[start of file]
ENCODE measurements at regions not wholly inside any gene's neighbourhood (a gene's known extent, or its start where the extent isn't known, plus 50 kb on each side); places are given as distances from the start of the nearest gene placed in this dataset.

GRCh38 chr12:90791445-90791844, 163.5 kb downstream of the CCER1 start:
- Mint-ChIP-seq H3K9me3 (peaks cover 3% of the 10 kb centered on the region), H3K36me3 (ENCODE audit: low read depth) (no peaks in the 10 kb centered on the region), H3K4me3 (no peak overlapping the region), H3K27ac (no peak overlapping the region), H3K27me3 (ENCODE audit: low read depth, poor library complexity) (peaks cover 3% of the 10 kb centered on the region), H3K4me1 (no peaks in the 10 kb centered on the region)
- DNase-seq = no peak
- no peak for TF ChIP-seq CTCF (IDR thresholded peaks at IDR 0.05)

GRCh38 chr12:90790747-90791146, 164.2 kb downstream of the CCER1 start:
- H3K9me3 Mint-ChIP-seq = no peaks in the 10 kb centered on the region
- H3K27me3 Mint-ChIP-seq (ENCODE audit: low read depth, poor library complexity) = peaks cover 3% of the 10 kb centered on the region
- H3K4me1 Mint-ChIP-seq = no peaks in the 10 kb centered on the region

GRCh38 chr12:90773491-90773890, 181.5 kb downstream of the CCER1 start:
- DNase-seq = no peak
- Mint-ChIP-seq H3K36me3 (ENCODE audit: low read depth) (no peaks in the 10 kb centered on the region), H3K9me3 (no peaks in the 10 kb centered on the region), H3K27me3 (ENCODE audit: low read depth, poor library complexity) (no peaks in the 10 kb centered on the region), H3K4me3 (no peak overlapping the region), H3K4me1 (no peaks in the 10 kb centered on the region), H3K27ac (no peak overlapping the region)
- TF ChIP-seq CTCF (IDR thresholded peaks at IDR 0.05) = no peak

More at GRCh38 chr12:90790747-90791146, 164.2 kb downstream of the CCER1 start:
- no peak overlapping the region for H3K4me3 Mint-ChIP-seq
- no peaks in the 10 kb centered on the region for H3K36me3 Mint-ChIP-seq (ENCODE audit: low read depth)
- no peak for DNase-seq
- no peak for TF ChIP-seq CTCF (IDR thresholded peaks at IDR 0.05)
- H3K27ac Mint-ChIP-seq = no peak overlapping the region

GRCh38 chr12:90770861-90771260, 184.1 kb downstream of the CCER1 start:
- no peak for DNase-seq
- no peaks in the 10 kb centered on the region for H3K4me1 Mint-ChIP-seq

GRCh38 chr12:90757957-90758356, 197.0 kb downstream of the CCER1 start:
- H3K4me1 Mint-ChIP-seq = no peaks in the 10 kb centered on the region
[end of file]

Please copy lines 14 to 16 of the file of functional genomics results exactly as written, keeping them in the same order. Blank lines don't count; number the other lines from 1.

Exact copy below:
More at GRCh38 chr12:90790747-90791146, 164.2 kb downstream of the CCER1 start:
- no peak overlapping the region for H3K4me3 Mint-ChIP-seq
- no peaks in the 10 kb centered on the region for H3K36me3 Mint-ChIP-seq (ENCODE audit: low read depth)